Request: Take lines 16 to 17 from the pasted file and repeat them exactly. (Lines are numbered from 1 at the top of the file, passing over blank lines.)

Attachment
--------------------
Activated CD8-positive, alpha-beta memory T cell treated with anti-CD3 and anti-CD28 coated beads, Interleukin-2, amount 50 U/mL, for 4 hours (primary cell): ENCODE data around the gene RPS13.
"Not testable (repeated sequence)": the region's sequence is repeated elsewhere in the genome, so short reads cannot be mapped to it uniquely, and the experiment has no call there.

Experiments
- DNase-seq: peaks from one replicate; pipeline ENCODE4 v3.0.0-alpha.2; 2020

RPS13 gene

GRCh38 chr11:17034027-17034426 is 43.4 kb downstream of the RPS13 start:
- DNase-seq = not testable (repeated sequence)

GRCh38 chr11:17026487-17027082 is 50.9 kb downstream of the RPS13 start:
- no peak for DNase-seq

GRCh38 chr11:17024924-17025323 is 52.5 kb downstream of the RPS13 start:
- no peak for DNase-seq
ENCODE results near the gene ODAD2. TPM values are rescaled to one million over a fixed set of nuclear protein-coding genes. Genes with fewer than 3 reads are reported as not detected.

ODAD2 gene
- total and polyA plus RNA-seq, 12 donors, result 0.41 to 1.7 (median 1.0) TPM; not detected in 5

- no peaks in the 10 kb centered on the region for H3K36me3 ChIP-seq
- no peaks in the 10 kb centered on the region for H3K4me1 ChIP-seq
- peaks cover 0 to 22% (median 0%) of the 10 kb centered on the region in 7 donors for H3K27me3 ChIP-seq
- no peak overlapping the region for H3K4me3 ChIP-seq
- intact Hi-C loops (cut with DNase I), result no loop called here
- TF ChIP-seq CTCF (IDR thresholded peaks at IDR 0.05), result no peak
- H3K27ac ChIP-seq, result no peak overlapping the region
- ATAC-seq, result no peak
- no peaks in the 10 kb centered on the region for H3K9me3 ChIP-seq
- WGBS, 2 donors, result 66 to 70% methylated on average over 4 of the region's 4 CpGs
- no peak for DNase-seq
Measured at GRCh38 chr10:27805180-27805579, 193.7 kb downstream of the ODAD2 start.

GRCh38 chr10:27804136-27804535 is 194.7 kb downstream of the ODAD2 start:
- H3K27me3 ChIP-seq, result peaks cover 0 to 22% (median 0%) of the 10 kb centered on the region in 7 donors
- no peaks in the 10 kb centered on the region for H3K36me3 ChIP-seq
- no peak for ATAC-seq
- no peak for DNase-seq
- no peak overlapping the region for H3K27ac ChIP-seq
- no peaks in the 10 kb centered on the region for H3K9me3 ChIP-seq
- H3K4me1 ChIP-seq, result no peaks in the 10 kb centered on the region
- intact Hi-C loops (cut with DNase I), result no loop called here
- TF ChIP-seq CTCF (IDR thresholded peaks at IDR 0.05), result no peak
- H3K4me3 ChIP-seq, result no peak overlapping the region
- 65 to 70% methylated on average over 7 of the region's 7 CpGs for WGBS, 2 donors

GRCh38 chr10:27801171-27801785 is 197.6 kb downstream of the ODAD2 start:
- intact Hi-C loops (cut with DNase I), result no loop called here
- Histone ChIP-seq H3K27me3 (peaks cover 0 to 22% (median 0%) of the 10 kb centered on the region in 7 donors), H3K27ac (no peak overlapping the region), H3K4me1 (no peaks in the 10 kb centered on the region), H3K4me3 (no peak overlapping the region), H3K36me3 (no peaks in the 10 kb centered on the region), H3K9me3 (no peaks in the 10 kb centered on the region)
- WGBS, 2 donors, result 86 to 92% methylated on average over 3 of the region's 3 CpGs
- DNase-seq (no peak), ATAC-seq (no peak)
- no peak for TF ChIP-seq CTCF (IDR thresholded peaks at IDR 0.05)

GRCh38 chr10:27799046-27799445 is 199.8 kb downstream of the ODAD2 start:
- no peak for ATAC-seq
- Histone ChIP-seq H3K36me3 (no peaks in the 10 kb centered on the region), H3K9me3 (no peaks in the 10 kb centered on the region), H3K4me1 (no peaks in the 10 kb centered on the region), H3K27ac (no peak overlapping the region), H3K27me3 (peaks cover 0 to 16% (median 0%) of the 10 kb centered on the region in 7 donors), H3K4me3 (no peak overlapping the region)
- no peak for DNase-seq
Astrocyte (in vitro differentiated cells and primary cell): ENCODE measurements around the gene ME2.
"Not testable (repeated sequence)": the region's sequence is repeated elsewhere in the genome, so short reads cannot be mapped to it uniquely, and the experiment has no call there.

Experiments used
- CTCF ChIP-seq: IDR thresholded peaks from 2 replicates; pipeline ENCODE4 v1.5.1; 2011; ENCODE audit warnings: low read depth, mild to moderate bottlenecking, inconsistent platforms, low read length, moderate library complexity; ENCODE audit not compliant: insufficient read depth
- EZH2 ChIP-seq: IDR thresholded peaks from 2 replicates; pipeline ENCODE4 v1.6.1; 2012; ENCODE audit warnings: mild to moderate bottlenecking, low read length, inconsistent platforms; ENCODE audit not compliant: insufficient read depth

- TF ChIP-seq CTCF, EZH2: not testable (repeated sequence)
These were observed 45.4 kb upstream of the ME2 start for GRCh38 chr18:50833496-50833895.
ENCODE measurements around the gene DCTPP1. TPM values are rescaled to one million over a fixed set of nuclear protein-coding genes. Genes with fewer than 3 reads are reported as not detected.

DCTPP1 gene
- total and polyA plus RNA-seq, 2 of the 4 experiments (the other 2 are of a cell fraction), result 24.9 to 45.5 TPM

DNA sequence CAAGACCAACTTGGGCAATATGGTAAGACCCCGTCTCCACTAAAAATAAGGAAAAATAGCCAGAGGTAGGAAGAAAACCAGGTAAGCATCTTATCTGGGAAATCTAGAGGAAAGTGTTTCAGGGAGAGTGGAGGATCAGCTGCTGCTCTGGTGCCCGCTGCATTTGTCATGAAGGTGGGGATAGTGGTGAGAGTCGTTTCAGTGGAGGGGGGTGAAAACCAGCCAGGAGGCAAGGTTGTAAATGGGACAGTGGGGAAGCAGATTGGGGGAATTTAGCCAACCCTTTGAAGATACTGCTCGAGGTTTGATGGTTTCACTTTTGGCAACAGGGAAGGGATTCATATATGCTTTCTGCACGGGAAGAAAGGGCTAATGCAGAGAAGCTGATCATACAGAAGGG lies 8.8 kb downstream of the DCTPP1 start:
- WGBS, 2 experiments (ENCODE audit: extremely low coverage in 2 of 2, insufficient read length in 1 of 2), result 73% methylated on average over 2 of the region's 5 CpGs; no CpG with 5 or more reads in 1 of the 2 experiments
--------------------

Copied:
- no peaks in the 10 kb centered on the region for H3K4me1 ChIP-seq
- peaks cover 0 to 22% (median 0%) of the 10 kb centered on the region in 7 donors for H3K27me3 ChIP-seq